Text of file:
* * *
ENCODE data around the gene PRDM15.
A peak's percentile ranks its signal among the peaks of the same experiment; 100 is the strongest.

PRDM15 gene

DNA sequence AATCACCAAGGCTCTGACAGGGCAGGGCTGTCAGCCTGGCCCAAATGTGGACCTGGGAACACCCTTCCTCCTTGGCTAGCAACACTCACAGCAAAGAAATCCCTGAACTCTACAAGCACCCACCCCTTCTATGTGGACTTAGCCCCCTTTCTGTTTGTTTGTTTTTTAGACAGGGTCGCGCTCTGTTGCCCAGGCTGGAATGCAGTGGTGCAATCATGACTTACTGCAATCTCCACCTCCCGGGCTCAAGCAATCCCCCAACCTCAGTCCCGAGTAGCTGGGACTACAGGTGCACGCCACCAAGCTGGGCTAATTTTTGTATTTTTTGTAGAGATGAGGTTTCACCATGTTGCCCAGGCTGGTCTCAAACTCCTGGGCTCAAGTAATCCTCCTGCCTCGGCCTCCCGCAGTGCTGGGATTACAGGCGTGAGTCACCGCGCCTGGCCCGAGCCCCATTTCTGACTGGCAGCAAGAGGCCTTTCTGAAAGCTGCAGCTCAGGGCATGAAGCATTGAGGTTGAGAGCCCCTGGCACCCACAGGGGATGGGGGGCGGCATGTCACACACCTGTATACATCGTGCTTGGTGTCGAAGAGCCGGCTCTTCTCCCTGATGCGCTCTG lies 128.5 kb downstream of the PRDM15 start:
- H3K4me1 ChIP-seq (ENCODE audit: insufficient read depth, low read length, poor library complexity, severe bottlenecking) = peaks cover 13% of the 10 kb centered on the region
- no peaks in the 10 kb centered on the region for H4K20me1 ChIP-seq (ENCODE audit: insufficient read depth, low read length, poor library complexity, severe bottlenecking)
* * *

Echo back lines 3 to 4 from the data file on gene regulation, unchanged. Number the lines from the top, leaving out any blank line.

PRDM15 gene

DNA sequence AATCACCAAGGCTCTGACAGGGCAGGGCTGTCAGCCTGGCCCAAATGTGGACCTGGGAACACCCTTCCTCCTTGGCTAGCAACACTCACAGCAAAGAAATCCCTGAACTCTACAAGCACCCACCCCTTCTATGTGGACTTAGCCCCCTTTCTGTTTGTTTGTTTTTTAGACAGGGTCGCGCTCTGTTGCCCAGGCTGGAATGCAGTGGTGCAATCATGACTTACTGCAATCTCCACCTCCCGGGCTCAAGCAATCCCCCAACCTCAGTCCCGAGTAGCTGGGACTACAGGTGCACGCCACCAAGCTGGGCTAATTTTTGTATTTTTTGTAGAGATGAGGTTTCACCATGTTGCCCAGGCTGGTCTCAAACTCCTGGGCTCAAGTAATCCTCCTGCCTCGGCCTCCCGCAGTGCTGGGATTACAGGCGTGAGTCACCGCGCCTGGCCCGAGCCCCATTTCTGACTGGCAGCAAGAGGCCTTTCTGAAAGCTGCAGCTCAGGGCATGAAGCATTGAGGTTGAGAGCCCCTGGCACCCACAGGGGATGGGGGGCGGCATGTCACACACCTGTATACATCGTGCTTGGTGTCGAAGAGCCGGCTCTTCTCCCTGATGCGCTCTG lies 128.5 kb downstream of the PRDM15 start: